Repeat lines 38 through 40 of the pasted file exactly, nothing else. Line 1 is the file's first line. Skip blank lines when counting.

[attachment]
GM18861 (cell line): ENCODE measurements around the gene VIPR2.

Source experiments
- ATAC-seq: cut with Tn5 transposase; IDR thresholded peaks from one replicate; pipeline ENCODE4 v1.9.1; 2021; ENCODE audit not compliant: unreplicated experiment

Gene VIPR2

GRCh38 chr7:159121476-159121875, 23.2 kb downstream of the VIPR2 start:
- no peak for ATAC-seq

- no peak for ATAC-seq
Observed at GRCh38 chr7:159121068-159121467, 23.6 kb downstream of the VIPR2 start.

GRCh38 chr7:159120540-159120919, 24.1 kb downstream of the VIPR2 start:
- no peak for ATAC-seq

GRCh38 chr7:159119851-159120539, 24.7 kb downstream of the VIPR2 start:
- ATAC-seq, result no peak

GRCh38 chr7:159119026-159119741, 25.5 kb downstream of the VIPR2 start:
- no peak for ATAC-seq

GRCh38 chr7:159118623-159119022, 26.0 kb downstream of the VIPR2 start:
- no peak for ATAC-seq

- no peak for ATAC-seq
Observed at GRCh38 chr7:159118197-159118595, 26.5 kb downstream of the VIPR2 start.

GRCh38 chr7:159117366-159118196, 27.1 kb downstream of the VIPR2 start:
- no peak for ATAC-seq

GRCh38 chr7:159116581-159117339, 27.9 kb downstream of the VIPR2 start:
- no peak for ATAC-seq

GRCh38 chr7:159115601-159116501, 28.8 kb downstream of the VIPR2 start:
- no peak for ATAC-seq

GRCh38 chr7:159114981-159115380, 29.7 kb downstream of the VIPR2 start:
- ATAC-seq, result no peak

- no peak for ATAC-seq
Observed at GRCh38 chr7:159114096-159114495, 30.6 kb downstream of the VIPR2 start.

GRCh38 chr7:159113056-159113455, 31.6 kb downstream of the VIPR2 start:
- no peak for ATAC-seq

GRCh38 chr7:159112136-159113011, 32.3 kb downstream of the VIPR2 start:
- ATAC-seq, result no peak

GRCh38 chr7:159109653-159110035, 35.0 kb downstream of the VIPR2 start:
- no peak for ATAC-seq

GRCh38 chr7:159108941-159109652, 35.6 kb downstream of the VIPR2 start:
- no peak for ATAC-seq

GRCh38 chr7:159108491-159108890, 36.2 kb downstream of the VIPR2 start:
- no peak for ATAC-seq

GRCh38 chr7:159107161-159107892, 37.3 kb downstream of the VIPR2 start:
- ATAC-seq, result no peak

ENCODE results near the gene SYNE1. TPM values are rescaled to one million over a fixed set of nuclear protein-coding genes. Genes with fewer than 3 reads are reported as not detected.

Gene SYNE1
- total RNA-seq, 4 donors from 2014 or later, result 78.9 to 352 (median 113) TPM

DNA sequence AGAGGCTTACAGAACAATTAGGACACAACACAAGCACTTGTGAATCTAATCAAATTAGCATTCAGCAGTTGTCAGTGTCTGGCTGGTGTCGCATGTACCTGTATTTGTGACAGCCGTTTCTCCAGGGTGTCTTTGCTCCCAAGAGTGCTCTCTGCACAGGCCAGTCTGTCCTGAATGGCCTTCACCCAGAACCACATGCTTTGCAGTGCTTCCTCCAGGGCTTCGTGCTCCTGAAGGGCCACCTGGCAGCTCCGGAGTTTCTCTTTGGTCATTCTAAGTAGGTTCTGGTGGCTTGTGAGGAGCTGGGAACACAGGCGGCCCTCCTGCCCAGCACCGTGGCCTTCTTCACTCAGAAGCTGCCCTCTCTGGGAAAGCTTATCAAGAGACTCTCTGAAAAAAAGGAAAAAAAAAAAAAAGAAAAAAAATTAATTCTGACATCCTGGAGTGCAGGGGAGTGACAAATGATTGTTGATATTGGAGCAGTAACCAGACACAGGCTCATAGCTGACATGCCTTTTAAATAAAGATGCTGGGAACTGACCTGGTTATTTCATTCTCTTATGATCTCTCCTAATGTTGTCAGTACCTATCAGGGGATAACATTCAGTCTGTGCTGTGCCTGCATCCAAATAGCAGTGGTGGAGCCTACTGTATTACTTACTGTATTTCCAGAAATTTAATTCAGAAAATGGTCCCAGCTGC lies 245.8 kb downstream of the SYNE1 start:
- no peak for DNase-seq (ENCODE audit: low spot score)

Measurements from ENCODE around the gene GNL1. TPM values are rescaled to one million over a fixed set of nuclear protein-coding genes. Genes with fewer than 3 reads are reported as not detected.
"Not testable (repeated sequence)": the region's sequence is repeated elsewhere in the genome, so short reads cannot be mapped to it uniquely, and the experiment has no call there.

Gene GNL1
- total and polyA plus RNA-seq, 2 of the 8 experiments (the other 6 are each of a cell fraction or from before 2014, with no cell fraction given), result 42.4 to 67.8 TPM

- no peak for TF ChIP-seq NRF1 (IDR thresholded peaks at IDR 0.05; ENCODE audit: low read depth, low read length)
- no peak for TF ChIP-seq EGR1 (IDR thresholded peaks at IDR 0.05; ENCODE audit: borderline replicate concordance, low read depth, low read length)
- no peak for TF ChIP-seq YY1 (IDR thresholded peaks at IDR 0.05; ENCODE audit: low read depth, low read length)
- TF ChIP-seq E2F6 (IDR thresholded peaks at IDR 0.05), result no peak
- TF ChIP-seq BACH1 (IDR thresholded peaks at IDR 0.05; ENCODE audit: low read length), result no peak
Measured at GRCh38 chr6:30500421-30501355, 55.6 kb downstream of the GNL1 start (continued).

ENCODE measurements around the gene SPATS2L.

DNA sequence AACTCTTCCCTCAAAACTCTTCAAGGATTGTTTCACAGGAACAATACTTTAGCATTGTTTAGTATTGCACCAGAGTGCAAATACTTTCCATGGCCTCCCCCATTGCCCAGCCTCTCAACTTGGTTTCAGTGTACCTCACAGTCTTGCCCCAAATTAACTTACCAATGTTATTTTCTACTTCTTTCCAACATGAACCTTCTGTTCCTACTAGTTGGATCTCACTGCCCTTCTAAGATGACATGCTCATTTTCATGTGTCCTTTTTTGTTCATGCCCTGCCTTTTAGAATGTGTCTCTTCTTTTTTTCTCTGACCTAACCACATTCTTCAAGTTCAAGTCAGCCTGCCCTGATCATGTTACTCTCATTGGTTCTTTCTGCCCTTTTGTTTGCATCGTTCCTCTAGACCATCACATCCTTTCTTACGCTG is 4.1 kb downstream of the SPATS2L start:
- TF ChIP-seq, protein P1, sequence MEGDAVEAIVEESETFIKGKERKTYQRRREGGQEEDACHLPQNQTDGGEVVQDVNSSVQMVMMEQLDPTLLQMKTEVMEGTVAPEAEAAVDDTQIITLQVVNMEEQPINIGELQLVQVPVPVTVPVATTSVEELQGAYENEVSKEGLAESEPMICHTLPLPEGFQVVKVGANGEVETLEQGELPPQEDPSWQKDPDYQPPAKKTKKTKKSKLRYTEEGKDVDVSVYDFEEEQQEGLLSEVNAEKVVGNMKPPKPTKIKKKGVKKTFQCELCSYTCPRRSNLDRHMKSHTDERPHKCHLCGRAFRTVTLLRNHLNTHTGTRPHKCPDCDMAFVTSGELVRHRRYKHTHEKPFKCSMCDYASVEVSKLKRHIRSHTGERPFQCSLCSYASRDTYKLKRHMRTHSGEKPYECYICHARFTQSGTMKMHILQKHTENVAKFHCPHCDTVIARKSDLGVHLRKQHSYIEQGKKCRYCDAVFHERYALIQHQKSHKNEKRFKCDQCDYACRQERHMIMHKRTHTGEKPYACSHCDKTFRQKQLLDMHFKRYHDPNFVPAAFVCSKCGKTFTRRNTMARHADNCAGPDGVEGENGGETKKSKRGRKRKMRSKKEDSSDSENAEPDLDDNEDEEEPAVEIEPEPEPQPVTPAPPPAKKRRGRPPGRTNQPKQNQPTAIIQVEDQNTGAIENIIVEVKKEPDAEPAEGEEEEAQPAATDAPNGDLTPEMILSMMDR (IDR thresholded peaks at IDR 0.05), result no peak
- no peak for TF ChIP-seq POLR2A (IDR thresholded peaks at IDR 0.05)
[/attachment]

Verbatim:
- no peak for ATAC-seq

GRCh38 chr7:159107161-159107892, 37.3 kb downstream of the VIPR2 start:
- ATAC-seq, result no peak